This clip is from CNN in April 2014 during the first stages of Russia’s invasion of Donbas. At one point in the clip the CNN anchor asks a Russian propagandist about the refusal of the supposedly “pro-Russian protesters” to abide by the Geneva accords lay down their weapons and leave the government buildings they occupied. The propagandist immediately switches to talking about the Maidan protests and Crimea. She says that one can’t say the Russians occupying buildings in Donbas are Russian soldiers because they are armed and organized, because the protesters at Maidan were also armed and organized. She doesn’t mention that the protesters in Maidan were armed with self-made wooden shields and were self-organized, while the Russians taking over administrative buildings were armed with machine guns (see other differences between Euromaidan protesters and Donbas separatists here).
As proven by phone intercepts of Putin’s top advisor Glazyev, this distanced semblance to a popular uprising was crucial to the Kremlin in manufacturing the war in Ukraine by financial and organizational means. The techonology was to prop up “popular support,” ensure the relevant vote by the local authorities by means of armed men (mostly, Russians) occupying the administrative buildings, invade under the guise of providing “protection” to the local population.
3. Some of Putin’s shady financial dealings were revealed in the Panama papers. What about the other political figures who were connected to the Panama Papers?
This item from Russian propaganda tries to deflect attention from the shady dealings of close Putin associates revealed in the Panama papers by changing the subject to the dealings of David Cameron’s father, and one propagandists spins that the Guardian was only emphasizing the Putin angle to curry favor with MI6.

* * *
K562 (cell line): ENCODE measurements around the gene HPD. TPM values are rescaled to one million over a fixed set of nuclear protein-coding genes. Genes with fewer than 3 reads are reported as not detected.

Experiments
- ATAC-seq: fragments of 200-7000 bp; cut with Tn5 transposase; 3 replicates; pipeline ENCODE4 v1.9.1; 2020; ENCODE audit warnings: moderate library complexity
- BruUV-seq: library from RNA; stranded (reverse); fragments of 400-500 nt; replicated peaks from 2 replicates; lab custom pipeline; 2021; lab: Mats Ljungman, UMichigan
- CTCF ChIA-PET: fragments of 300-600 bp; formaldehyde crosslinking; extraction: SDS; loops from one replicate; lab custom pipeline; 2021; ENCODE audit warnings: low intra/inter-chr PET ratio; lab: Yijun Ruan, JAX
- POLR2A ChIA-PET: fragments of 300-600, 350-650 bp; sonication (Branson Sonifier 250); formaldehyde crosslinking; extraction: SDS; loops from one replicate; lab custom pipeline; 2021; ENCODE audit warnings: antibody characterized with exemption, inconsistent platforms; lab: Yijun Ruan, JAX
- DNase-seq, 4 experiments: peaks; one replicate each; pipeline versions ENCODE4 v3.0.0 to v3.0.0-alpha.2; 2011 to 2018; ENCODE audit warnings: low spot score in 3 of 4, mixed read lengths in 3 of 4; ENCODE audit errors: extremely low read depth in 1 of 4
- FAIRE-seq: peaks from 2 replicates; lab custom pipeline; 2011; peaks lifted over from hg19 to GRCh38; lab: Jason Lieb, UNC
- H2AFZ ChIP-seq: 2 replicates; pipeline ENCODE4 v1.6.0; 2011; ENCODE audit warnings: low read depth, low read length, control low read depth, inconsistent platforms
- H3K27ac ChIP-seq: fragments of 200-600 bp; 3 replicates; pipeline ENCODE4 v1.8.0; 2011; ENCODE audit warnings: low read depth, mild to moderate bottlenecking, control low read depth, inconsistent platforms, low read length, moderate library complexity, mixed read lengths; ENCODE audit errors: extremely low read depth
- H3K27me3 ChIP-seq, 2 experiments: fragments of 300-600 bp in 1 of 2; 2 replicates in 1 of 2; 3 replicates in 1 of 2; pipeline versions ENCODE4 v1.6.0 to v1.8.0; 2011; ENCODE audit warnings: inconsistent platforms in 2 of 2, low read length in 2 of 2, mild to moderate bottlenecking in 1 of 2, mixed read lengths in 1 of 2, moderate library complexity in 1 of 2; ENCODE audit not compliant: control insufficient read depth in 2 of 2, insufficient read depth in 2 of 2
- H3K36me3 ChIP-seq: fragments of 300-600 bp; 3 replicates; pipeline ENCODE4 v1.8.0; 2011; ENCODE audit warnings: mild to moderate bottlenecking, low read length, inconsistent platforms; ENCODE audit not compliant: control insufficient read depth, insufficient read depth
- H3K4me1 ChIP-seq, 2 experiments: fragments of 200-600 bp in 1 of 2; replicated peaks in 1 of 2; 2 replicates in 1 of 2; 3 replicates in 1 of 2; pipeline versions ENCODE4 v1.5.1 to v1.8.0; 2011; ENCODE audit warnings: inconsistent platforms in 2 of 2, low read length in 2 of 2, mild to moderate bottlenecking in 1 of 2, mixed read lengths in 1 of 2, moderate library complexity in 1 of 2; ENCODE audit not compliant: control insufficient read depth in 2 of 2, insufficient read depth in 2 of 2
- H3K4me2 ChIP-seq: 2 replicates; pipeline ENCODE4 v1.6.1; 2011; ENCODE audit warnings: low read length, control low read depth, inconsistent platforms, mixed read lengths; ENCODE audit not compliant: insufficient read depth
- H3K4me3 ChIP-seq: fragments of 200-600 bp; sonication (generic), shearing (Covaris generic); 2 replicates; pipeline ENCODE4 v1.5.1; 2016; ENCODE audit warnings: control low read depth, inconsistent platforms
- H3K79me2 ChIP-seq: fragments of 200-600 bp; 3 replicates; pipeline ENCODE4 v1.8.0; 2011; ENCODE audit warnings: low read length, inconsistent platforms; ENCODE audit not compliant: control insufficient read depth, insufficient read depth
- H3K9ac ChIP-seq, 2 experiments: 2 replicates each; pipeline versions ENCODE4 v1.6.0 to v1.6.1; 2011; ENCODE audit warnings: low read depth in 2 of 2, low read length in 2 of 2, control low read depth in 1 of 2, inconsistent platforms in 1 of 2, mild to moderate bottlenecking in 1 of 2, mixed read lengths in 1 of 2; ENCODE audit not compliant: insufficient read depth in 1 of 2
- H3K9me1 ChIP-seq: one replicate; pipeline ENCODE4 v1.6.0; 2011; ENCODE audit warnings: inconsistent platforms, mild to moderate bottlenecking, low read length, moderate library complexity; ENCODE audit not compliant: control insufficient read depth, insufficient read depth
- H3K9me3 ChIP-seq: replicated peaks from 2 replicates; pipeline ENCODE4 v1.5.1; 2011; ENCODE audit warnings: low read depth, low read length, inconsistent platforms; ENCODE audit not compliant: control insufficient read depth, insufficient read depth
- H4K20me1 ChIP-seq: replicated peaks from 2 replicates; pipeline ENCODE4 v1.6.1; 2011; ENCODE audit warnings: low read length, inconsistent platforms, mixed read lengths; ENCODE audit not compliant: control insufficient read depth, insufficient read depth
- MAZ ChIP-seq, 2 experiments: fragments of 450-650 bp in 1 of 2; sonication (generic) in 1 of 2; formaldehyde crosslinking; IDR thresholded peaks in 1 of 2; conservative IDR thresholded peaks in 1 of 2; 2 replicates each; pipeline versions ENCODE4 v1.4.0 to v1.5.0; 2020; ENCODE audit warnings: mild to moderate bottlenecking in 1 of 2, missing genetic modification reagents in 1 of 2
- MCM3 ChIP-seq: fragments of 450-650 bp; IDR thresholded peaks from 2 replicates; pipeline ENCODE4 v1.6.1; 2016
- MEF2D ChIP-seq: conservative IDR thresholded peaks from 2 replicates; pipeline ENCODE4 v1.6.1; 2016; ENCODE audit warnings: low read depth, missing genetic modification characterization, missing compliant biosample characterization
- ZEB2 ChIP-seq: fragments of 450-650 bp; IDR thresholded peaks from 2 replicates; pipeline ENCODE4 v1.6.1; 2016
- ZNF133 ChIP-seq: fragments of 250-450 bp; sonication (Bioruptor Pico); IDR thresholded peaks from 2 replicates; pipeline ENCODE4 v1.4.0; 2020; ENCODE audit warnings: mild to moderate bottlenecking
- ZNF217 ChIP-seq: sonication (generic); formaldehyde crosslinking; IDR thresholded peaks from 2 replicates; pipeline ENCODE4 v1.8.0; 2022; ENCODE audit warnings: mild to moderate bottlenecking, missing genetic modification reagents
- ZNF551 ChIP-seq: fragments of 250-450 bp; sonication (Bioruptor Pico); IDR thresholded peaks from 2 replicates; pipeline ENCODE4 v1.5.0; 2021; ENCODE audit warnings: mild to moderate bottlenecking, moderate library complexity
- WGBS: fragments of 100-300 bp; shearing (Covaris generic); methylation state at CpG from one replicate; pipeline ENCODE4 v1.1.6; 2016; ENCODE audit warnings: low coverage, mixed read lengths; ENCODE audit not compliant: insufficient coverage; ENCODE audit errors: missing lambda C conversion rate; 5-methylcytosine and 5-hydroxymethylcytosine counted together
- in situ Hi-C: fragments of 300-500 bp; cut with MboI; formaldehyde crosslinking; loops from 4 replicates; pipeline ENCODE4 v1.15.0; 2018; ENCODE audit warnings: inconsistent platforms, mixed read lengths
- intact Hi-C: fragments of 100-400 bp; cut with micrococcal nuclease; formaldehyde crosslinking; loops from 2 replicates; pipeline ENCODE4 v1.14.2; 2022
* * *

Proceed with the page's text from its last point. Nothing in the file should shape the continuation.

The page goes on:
4. Russia murdered a British subject in London with polonium – but what about the Iraq war?
After the Financial Times published an editorial about Russia’s murder of Litvinenko in London in 2006, the Russian embassy in London responded with a classic whataboutism response. “Why not mind your British business thoroughly and ask why nobody has been until now held responsible for the British dead in the War in Iraq? The Chilcot Inquiry, by the way, equally lacks transparency. Is it because the establishment always knows better?…It is no minor matter that the wrong War in Iraq has led to an explosive mix of Islamic fanaticism and brains and guts of Iraqi Baathists and disbanded officer corps, which became a crucial factor in radicalization of British Muslims. The present migrant crisis in Calais and the Mediterranean has the same sources of flawed interventions and strategies in the Middle East and North Africa.”
5. Chernobyl is on fire, but what about nuclear accidents in the US?
According to the New York Times, the Soviets provided a classic example of whataboutism in 1986. After spending days denying or minimizing the Chernobyl nuclear meltdown and fire, the Soviet government finally admitted that there was an accident on TASS, the official Soviet news agency. The brief announcement was followed by a report about nuclear mishaps in the United States, like at Three Mile Island and Rochester.
6. Russian forces participated in the Crimea annexation, but what about Kosovo?
After the illegal referendum at gunpoint on 16 March 2016, Russian President Vladimir Putin addressed the Duma, equating Russia’s annexation of Crimea to Kosovo’s secession from Serbia, essentially endorsing the intervention in Kosovo. However, at the time of the Kosovo intervention in 2008, then Russian President Medvedev condemned it, saying that “Kosovo independence violates Serbia’s sovereignty, is a violation of international law.” Just seven months later, when Russia invaded Georgia in August 2008, Medvedev contradicts himself by using Kosovo as an excuse for invading Georgia, saying that the Georgian region of South Ossetia was a different type of Kosovo.
Kosovo was “bad” for Russia where there was a need to condemn the “hypocritical West,” but good when Russia needed to justify its invasions and occupation of sovereign countries.[hr]Video designer: Ganna Naronina; video script and idea: Alex Leonor, Alya Shandra